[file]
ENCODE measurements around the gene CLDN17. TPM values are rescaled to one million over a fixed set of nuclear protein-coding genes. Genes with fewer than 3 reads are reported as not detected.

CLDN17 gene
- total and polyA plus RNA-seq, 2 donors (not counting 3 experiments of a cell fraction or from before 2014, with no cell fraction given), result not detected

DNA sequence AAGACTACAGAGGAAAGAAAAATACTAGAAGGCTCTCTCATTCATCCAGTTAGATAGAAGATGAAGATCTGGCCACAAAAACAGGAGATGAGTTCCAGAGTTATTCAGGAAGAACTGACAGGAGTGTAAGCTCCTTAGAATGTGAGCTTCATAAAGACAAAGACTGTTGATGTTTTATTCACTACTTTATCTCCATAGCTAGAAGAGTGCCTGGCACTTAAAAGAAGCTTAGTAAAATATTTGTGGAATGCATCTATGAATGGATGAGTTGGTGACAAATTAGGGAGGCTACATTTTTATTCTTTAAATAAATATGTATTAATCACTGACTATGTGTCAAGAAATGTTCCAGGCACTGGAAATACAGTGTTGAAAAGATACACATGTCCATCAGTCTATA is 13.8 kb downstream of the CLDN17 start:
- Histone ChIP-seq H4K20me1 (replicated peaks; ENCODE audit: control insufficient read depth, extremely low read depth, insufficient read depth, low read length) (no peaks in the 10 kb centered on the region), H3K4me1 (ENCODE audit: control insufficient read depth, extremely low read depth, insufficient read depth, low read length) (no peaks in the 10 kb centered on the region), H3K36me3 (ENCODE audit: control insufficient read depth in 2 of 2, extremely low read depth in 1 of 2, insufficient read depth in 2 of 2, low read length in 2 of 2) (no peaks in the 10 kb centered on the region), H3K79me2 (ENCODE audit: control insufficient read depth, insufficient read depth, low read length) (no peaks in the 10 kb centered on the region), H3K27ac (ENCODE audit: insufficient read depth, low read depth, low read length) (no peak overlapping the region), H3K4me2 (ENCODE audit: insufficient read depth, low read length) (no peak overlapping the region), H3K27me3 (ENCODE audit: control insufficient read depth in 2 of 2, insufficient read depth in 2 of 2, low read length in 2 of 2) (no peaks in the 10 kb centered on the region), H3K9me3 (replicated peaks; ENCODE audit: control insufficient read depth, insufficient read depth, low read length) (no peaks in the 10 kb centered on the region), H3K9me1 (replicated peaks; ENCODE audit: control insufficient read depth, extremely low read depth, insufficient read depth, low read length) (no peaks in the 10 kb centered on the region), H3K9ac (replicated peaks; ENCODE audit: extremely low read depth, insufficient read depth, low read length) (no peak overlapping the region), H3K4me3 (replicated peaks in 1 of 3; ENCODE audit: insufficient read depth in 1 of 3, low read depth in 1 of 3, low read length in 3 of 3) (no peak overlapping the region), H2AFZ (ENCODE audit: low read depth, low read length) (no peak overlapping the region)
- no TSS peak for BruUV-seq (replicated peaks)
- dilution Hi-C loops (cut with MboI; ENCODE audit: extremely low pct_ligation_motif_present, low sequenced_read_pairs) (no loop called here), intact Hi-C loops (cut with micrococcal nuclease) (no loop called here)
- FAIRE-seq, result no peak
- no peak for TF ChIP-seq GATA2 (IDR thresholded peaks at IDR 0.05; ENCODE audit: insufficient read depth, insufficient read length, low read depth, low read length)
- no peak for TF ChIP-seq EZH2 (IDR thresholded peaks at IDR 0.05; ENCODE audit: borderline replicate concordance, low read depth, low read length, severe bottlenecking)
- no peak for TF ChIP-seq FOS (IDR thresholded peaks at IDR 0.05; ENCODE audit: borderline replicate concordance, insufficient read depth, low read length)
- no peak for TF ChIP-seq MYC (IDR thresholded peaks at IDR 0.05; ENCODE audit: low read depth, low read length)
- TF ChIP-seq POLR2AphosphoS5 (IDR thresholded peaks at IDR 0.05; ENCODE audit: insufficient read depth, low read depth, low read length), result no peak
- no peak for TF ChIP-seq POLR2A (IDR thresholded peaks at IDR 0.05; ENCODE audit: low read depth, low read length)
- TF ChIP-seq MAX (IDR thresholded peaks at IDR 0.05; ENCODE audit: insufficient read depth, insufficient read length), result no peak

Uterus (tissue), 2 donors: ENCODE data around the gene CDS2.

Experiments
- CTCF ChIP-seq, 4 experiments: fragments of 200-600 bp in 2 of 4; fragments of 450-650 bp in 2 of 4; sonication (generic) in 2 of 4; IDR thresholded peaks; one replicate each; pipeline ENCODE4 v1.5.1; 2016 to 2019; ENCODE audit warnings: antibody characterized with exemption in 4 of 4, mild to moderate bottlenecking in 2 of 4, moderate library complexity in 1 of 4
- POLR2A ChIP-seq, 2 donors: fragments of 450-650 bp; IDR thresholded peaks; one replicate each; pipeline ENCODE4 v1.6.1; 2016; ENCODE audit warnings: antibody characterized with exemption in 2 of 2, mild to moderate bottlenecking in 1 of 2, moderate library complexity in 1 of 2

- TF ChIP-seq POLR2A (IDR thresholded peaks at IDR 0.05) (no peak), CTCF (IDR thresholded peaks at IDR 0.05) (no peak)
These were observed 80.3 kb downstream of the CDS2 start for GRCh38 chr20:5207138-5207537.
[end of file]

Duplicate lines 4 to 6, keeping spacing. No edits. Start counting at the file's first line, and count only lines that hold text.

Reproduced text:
DNA sequence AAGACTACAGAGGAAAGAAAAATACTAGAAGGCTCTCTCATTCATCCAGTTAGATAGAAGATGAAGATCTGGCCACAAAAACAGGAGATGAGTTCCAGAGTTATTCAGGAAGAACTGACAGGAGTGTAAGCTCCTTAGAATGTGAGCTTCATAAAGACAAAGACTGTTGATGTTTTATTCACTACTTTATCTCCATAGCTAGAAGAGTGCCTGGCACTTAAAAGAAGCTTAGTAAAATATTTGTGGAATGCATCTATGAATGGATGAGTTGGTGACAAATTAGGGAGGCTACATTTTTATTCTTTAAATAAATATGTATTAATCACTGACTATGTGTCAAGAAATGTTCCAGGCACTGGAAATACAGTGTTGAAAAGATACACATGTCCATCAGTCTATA is 13.8 kb downstream of the CLDN17 start:
- Histone ChIP-seq H4K20me1 (replicated peaks; ENCODE audit: control insufficient read depth, extremely low read depth, insufficient read depth, low read length) (no peaks in the 10 kb centered on the region), H3K4me1 (ENCODE audit: control insufficient read depth, extremely low read depth, insufficient read depth, low read length) (no peaks in the 10 kb centered on the region), H3K36me3 (ENCODE audit: control insufficient read depth in 2 of 2, extremely low read depth in 1 of 2, insufficient read depth in 2 of 2, low read length in 2 of 2) (no peaks in the 10 kb centered on the region), H3K79me2 (ENCODE audit: control insufficient read depth, insufficient read depth, low read length) (no peaks in the 10 kb centered on the region), H3K27ac (ENCODE audit: insufficient read depth, low read depth, low read length) (no peak overlapping the region), H3K4me2 (ENCODE audit: insufficient read depth, low read length) (no peak overlapping the region), H3K27me3 (ENCODE audit: control insufficient read depth in 2 of 2, insufficient read depth in 2 of 2, low read length in 2 of 2) (no peaks in the 10 kb centered on the region), H3K9me3 (replicated peaks; ENCODE audit: control insufficient read depth, insufficient read depth, low read length) (no peaks in the 10 kb centered on the region), H3K9me1 (replicated peaks; ENCODE audit: control insufficient read depth, extremely low read depth, insufficient read depth, low read length) (no peaks in the 10 kb centered on the region), H3K9ac (replicated peaks; ENCODE audit: extremely low read depth, insufficient read depth, low read length) (no peak overlapping the region), H3K4me3 (replicated peaks in 1 of 3; ENCODE audit: insufficient read depth in 1 of 3, low read depth in 1 of 3, low read length in 3 of 3) (no peak overlapping the region), H2AFZ (ENCODE audit: low read depth, low read length) (no peak overlapping the region)
- no TSS peak for BruUV-seq (replicated peaks)